Sunday, September 21, 2014

Rick O'Donnell Trail Run

A sizable number of Patapsco Trail Junkies showed up for the Rick O'Donnell trail run in Greenbrier State Park.

Our group was planning on distances from 2 loops to 6 loops (50K) to however many would fit into 8 hours. I was thinking about 4 or 5, depending on how it was going. I really wanted to do 6 but knew my training wasn't exactly up to supporting that ;) at least, not in an enjoyable fashion. I had run a marathon a few weeks ago but caught a minor flu/cold (thanks a lot, open office floorplan) and fell a bit off my schedule.

This event featured a 5.22 mi loop that runners could either do once, or as many times as they could in 8 hours. The first loop was pretty crowded, but that's because 75% of the runners just did one loop. For loops 2+, it was nearly empty!

I started running with Gretchen, a fellow PTJ member, and I mentioned that I thought it was pretty suspect that a trail could be measured to 2/100 ths of a mile accuracy. That's just... beyond belief. I think there is a deeper symbolism - perhaps Rick O'Donnell, who the race is a memorial for, was born on May 22 or something along those lines.

The initial path led along a paved trail, then over grass, then onto a nice flat single track. I thought to myself, this is going to be fantastic, but then we hit some loose, small rocks. And this terrain dominated the rest of the loop.

The trail wound around, and every turn was very well marked. We hit a few rollers and then a major climb which is obvious from my GPS elevation data. Gretchen and I were together until this point, where she climbed the hill in a faster gear than I climbed the hill. ;)

Soon she was out of sight but that was fine; everybody needs to run their race and I was being careful due to my ankle, and getting over the final few days of being sick.

The trail was well forested, so there never really was a good view of the surrounding area. We circled a lake, but could only see it near the start/stop/aid station. The weather was pretty good, just a bit on the warm side but not too bad, and I just concentrated on footing while running along and enjoying the event.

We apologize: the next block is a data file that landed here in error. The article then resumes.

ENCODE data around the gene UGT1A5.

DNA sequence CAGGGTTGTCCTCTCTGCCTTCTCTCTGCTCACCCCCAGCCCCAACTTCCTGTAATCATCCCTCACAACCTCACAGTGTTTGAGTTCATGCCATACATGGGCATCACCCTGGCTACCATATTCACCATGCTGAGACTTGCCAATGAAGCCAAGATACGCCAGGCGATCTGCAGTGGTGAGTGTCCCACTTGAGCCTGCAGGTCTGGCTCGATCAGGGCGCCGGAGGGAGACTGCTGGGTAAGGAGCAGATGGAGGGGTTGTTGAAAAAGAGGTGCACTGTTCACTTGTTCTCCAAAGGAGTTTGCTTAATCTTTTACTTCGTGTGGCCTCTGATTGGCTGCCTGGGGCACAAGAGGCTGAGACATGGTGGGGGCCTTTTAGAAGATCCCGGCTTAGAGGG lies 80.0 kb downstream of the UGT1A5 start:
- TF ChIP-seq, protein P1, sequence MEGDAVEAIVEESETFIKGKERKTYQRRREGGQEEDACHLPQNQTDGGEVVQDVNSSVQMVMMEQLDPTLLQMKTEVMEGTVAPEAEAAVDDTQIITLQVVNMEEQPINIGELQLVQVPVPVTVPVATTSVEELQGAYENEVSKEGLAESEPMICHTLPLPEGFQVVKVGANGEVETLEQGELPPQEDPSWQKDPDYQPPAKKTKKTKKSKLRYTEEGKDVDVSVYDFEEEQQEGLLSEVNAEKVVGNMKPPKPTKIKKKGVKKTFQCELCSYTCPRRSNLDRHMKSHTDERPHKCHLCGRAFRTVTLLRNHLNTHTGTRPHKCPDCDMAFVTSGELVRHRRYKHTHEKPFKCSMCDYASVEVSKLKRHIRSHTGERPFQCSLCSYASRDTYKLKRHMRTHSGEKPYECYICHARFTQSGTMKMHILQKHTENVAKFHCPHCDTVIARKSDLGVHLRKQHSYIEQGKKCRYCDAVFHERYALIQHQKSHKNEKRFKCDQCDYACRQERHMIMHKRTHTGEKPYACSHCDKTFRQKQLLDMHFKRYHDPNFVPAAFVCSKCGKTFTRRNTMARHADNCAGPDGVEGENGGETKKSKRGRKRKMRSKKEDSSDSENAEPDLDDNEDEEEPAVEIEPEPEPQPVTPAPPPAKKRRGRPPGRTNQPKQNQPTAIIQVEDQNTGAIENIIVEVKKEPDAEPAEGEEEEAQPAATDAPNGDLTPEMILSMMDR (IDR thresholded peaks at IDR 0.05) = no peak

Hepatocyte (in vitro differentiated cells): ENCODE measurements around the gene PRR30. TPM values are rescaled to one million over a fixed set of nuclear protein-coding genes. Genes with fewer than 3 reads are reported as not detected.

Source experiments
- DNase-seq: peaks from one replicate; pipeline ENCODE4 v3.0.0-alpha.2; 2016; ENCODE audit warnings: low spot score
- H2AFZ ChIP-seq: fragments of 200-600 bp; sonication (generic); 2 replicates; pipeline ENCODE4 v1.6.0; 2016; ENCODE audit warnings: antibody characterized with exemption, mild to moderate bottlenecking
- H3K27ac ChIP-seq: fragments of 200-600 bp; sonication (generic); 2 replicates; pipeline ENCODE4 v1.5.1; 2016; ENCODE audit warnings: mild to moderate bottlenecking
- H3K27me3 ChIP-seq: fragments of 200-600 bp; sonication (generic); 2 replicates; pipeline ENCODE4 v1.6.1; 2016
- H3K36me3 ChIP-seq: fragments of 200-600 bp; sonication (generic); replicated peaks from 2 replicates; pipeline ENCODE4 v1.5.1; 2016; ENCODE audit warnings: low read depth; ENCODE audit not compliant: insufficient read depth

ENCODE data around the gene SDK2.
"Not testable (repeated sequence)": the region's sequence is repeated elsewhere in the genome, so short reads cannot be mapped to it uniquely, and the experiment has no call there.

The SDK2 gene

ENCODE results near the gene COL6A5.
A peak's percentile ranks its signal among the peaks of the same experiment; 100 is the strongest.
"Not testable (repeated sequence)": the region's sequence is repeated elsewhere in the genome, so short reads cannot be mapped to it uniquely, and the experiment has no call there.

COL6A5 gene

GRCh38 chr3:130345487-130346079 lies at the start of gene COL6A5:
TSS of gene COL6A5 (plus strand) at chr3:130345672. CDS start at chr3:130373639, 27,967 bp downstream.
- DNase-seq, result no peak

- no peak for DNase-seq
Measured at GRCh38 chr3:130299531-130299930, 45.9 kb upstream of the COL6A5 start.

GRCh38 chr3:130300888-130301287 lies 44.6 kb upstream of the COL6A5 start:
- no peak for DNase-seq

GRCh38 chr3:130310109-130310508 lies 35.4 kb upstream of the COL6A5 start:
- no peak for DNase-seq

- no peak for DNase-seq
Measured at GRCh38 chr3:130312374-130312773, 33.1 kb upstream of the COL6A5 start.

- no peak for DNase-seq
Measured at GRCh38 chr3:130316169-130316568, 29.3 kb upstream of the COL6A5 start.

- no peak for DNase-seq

The single aid station was phenomenal. It had everything: 5 flavors of Pringles, small potatoes, watermelon, Swedish fish, gel and protein bars, salt, gatorade and water, tons of snacks (red licorice, M&Ms, pretzels), quartered PB&J sandwiches, pickles, etc. I mentioned the pickles and a volunteered offered to pour me some of the juice - I've read pickle juice is a great fuel for ultras, but I declined since I've never tried it and figured the middle of an event is not the place to start. People were also cooking burgers for finishers - remember this was a timed event so people could stop whenever they wanted and therefore would want food throughout the event. I should have taken a picture of the tables they set up, I had a mental checklist and everything was there and then some when I scanned over it.

On my loop 3 I caught up to a fellow runner and we chatted a bit - she is in an event I'm signed up for as well that is coming up in November. I also caught up to Chris, who was in PTJ as well but I never met him in person until earlier that morning. I had a burst of energy and eventually pulled away.